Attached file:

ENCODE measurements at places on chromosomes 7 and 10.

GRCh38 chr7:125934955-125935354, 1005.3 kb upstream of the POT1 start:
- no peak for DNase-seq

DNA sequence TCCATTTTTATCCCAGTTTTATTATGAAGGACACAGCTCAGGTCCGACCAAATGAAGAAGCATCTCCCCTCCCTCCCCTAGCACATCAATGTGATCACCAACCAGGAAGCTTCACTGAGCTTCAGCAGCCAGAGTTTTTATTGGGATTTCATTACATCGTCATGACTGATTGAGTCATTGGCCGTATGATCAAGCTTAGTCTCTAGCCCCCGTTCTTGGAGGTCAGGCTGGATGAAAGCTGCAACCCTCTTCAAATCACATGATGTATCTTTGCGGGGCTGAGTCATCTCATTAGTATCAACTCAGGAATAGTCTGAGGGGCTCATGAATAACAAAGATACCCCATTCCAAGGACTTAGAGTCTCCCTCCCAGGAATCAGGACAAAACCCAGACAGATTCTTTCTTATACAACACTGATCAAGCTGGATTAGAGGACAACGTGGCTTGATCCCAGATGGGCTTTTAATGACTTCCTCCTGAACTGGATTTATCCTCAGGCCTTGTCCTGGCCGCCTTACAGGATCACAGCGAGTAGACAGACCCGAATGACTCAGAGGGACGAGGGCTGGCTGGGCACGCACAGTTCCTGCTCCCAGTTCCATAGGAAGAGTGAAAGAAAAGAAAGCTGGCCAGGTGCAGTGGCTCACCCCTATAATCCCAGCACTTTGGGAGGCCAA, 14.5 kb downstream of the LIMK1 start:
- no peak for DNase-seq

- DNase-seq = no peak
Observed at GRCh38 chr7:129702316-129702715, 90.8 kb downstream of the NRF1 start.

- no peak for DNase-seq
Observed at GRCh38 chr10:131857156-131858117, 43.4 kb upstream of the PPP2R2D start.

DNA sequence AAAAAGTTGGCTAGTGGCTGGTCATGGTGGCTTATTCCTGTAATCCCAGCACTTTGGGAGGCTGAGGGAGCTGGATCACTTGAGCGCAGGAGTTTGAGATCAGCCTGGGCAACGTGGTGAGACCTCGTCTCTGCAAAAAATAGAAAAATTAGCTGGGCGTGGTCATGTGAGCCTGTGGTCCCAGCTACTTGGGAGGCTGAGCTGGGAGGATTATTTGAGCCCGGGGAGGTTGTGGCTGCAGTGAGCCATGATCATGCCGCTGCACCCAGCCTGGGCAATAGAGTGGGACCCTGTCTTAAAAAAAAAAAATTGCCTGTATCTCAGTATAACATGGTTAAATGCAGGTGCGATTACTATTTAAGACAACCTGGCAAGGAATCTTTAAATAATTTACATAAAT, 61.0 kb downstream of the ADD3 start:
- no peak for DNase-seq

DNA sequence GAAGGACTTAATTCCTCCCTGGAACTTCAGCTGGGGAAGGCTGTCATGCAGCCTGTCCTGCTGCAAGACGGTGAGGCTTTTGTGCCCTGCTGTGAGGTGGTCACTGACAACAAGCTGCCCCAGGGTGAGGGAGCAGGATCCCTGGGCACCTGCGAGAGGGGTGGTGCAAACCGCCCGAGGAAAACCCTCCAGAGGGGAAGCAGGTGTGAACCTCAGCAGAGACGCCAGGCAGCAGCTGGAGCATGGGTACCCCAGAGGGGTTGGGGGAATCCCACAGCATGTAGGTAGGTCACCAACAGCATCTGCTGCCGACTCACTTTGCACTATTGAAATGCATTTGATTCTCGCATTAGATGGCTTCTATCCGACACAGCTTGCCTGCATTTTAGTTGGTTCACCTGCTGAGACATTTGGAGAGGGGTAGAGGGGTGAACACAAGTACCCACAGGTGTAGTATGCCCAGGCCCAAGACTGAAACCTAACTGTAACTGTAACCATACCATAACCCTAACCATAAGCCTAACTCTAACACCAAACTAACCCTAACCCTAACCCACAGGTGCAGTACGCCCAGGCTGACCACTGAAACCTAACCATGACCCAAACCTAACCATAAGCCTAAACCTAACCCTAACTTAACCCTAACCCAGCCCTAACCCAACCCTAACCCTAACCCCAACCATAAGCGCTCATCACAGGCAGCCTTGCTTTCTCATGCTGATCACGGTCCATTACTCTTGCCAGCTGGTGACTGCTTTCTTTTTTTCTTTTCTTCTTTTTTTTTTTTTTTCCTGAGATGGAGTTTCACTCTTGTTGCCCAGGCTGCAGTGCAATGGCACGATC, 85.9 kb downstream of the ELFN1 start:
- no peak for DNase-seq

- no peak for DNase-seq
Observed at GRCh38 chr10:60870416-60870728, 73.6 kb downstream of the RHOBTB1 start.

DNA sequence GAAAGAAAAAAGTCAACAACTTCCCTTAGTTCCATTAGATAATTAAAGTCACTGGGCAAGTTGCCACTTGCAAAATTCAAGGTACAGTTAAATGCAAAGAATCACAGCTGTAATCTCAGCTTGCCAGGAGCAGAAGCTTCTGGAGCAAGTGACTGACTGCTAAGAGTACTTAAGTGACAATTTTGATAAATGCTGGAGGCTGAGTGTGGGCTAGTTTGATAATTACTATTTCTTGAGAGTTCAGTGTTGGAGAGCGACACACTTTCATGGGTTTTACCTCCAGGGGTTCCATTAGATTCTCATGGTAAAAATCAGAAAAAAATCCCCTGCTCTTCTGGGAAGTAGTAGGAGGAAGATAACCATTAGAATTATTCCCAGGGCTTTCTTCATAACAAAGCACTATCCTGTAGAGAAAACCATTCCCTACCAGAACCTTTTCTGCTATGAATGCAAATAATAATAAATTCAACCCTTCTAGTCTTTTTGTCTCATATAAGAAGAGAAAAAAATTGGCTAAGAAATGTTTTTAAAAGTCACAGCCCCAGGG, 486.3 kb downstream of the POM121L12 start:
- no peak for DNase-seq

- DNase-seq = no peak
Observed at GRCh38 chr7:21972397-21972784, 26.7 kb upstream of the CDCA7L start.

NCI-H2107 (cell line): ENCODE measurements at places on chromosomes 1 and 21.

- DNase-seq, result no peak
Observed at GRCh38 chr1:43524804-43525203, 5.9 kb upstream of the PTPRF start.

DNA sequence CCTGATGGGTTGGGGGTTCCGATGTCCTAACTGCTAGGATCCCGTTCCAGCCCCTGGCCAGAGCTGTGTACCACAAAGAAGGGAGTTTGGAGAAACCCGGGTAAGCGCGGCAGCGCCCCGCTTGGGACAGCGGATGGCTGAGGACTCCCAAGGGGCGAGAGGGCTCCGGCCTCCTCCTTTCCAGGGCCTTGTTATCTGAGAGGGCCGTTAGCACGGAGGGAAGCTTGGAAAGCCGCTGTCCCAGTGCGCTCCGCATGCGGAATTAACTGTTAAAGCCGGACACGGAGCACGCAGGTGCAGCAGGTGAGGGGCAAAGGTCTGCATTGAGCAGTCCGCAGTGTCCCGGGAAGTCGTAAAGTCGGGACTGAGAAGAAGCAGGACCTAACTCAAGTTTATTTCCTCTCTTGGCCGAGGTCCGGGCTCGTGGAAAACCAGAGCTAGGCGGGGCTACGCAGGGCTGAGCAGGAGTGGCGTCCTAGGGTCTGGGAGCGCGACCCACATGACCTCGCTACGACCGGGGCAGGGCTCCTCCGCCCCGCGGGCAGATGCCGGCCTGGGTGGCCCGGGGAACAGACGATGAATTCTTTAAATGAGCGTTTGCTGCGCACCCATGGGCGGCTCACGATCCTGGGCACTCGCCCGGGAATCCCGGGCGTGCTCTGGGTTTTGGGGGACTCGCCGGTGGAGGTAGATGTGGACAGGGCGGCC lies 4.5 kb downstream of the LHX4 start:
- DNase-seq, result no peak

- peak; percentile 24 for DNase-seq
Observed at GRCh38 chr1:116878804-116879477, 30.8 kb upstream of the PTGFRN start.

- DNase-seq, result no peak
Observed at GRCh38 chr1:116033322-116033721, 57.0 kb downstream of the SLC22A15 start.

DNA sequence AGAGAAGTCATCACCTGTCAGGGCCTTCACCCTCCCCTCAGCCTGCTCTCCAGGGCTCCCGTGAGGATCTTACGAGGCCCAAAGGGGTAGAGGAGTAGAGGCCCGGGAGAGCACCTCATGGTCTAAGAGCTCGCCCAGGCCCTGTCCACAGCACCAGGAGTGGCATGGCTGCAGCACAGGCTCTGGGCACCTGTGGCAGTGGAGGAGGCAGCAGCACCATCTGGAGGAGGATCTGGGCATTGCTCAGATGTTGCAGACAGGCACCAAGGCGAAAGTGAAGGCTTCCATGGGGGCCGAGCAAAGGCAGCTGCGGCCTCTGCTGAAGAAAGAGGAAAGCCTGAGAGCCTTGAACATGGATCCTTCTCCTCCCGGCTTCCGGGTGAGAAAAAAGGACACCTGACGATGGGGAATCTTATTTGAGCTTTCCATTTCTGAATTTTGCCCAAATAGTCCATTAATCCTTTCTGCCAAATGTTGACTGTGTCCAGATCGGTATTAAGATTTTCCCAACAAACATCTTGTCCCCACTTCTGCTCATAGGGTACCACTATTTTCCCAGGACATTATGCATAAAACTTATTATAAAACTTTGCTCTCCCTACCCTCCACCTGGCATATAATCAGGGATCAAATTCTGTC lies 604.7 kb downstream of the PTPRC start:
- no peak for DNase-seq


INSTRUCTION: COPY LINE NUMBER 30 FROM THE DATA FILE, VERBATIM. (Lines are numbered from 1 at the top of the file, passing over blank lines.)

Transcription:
- no peak for DNase-seq